The gap between suicide-related rates among Black youth and historically higher rates among White youth is narrowing, and glaring racial disparities in mental health treatment remain, according to a report released by a Congressional task force.
"Alarming trends among Black youth have been overlooked as America grapples with rising suicide rates,” said Michael A. Lindsey, PhD, MSW, MPH, Executive Director of the NYU McSilver Institute for Poverty Policy and Research. Lindsey leads the working group of researchers and experts who helped to produce the report by the Congressional Black Caucus’s Emergency Taskforce on Black Youth Suicide and Mental Health. Chaired by Congresswoman Bonnie Watson Coleman, the task force was formed in April to explore the causes of and solutions to increasing rates of suicide among Black children and teenagers.
“The historical suicide rate gap between Black and White youth is narrowing by some measures; and among the youngest, Black children actually have the highest rates of suicide,” said Lindsey. “With this report, we are ringing the alarm on a growing mental health crisis among Black youth and calling attention to the need for more research funding; mental health professionals in schools; and local, state and federal attention."
Titled “Ring the Alarm: the Crisis of Black Youth Suicide in America,” the report includes a research section summarizing the current state of studies about Black youth, suicide and suicidal behaviors. It provides details about risk factors, protective factors, mental health service usage, stigma and other factors that may influence the trends that researchers are seeing.
The report also calls for increased funding for research relating to Black youth mental health and suicide through National Institutes of Health (NIH) and National Institute of Mental Health (NIMH) funding, as well as increased funding and resources for Black researchers. Black scientists—those most closely connected to this population—are 10 percentage points less likely than White scientists to be awarded NIH research funding.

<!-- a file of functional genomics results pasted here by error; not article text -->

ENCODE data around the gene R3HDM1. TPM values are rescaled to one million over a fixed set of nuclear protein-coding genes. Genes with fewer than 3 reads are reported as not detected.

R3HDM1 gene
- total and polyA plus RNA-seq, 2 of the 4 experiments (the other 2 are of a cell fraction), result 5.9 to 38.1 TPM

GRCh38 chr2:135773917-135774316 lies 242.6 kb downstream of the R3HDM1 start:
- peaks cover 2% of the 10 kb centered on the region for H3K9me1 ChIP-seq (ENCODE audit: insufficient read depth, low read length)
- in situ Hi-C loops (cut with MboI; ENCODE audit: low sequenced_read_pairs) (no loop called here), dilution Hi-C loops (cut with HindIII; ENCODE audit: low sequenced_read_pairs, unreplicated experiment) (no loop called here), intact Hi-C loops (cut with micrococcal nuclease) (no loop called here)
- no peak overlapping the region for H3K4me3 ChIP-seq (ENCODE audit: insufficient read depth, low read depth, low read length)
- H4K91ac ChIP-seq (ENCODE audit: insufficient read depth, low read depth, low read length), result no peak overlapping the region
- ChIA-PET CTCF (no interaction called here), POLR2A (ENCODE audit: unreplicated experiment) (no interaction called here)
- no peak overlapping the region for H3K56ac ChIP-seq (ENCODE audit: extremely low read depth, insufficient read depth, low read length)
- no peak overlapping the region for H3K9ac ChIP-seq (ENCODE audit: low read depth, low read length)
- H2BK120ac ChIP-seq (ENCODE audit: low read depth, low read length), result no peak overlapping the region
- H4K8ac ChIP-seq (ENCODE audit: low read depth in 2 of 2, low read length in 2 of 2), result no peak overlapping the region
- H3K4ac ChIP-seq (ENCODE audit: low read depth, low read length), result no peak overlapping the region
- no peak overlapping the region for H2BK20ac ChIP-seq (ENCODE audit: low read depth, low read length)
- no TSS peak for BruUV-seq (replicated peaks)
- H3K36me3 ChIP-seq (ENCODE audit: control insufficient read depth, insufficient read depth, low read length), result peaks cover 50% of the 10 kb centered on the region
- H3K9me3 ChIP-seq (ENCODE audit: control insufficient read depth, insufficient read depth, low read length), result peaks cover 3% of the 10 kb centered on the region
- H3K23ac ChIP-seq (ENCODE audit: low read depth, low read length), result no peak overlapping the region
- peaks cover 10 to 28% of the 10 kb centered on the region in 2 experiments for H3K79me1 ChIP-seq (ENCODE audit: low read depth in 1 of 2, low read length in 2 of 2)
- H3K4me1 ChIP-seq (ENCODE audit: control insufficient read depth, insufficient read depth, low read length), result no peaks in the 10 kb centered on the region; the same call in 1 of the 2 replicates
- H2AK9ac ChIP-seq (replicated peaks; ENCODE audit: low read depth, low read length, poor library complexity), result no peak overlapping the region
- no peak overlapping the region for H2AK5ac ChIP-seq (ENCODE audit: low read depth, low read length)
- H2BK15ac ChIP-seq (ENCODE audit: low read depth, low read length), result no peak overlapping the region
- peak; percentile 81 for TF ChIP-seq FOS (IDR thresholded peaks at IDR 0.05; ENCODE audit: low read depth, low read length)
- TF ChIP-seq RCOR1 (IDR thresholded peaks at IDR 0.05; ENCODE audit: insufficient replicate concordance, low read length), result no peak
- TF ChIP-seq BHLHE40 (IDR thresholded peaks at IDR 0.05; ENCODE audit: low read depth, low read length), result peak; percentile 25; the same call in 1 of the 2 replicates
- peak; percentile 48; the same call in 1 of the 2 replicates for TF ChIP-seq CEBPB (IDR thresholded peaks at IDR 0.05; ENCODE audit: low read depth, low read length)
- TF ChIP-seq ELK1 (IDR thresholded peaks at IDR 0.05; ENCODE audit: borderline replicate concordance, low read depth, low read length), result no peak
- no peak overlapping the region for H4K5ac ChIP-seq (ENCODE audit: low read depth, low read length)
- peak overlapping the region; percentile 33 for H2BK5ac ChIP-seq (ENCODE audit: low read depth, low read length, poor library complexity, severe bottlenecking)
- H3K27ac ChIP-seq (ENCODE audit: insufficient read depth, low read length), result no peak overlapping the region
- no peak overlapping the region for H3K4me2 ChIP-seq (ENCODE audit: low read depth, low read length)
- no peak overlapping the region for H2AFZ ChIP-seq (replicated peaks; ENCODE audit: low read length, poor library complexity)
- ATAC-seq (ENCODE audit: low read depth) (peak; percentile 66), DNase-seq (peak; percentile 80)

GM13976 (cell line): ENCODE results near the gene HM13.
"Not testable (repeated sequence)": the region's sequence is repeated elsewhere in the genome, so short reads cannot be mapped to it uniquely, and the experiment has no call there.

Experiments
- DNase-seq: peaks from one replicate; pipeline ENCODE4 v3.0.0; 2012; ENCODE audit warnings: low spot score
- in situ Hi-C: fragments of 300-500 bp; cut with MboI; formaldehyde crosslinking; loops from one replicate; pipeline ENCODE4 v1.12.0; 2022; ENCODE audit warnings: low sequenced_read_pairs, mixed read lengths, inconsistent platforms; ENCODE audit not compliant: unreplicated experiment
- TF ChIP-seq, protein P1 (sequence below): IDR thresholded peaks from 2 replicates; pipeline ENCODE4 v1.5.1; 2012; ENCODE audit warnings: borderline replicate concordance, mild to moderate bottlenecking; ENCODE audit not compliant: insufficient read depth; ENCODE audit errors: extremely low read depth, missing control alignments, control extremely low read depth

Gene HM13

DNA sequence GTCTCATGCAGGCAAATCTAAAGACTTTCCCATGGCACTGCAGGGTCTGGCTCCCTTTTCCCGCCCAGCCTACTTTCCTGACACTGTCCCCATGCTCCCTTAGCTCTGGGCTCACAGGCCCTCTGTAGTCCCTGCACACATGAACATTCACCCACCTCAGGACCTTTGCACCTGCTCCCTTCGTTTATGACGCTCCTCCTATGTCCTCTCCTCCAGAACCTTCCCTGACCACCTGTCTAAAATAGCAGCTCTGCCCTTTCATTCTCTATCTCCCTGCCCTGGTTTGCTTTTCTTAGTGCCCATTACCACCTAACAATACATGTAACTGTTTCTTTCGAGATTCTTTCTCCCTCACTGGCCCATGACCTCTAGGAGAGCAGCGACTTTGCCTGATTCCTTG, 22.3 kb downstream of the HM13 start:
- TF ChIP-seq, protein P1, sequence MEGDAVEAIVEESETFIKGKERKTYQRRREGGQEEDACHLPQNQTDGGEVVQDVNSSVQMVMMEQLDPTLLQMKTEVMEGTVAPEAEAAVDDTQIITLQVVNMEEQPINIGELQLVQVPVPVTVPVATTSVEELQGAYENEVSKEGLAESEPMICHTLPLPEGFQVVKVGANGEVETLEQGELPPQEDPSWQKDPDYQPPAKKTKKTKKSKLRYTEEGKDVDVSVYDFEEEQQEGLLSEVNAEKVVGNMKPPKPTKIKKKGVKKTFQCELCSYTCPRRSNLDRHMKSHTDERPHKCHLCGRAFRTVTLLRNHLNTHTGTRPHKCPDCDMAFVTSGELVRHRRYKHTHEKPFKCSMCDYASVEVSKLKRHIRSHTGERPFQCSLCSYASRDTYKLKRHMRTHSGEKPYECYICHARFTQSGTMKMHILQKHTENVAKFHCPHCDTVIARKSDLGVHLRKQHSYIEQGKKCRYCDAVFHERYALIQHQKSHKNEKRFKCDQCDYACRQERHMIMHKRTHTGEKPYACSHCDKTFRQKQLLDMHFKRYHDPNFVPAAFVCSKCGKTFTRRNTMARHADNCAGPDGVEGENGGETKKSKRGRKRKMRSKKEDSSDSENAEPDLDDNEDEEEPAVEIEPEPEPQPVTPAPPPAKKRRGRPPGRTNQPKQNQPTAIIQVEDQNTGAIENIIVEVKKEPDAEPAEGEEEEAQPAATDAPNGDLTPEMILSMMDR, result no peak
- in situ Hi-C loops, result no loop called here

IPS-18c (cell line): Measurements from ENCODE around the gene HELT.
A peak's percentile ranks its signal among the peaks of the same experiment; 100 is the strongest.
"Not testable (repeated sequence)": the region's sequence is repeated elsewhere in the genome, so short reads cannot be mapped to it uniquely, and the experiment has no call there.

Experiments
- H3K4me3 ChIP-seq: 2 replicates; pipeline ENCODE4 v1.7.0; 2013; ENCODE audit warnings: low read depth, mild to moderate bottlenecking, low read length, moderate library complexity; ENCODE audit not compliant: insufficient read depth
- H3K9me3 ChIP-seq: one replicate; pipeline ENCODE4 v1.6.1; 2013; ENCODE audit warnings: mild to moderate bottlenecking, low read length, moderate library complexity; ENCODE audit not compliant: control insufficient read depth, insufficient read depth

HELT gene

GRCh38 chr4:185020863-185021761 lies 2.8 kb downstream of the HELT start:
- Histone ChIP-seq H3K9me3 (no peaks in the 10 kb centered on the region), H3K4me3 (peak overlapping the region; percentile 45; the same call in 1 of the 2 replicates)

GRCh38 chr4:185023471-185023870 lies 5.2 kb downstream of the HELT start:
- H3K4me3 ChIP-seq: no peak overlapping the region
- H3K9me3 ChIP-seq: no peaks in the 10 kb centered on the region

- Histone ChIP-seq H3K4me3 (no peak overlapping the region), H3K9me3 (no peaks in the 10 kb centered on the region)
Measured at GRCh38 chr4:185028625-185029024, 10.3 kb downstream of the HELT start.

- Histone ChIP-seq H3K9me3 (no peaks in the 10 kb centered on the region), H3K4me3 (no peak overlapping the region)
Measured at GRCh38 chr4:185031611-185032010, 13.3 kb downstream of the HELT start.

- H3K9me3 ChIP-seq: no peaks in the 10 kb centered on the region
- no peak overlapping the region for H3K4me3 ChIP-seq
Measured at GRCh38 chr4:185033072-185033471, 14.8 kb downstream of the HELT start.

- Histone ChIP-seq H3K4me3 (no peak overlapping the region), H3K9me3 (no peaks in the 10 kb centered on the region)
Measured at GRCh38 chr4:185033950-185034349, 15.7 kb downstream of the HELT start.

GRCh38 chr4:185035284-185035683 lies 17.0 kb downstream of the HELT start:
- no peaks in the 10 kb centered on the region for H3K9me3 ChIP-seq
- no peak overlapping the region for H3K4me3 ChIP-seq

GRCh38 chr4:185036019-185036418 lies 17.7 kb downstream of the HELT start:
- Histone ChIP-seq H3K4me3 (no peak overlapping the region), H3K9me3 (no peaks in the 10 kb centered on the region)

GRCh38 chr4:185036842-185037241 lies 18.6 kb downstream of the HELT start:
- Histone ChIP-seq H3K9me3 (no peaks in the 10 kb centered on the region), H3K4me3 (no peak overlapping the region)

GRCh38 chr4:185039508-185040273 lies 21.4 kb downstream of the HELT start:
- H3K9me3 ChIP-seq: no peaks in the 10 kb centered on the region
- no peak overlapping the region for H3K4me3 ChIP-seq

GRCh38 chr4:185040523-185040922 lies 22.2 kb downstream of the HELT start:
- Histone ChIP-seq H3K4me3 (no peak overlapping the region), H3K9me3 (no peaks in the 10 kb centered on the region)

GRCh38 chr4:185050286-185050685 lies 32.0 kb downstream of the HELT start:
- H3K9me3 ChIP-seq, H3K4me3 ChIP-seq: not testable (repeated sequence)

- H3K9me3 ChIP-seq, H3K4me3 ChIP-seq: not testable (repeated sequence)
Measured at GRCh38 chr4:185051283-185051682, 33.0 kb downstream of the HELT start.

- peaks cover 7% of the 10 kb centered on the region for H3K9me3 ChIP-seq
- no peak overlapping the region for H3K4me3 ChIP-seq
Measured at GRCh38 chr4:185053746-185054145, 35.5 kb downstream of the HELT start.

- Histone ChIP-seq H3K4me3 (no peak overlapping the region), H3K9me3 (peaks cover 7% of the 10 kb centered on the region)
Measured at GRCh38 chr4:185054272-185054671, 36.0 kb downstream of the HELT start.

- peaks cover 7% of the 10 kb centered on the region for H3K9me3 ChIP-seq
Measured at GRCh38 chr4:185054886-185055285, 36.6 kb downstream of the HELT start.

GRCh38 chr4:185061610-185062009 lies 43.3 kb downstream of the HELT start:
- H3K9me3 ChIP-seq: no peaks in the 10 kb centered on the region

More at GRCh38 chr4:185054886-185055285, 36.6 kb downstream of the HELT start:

Lindsey was the lead researcher of a study published in the November 2019 issue of Pediatrics. Based on the study data, self-reported suicide attempts rose by 73% between 1991-2017 for Black high school students who took the national Youth Risk Behavior Survey, while injuries by attempt rose by 122% for Black adolescent boys. Prior research led by Dr. Jeffrey Bridge of Ohio State University, which is cited in the task force report, revealed that the suicide rate for Black children 5-12 is roughly twice that of White children of the same age group.
A number of trends of increasing suicide rates among Black youth are noted in the report. In youth ages 10-19, suicide was the second leading cause of death and in 2017 – over 3,000 youth died by suicide in this age group, and the Black youth suicide rate rose from 2.55 per 100,000 in 2007 to 4.82 per 100,000 in 2017. Meanwhile, Black youth under 13 years are two times more likely to die by suicide and when comparing by sex, and Black males, 5 to 11 years, are more likely to die by suicide compared to their White peers. Finally, according to the report, the suicide death rate among Black youth has been found to be increasing faster than any other racial/ethnic group."
Alongside the report, Congresswoman Watson Coleman announced the pending introduction of a comprehensive legislative package aimed at addressing youth mental health — in communities of color and well beyond — titled The Pursuing Equity in Mental Health Act of 2019. It will include new and existing legislative proposals to increase the amount of research relating to Black youth mental health and suicide through the National Institutes of Health and the National Institute of Mental Health, particularly research undertaken by minority researchers; as well as increase funding for and direct the National Institute on Minority Health and Health Disparities (NIMHD) to study mental health disparities in racial and ethnic minority groups.
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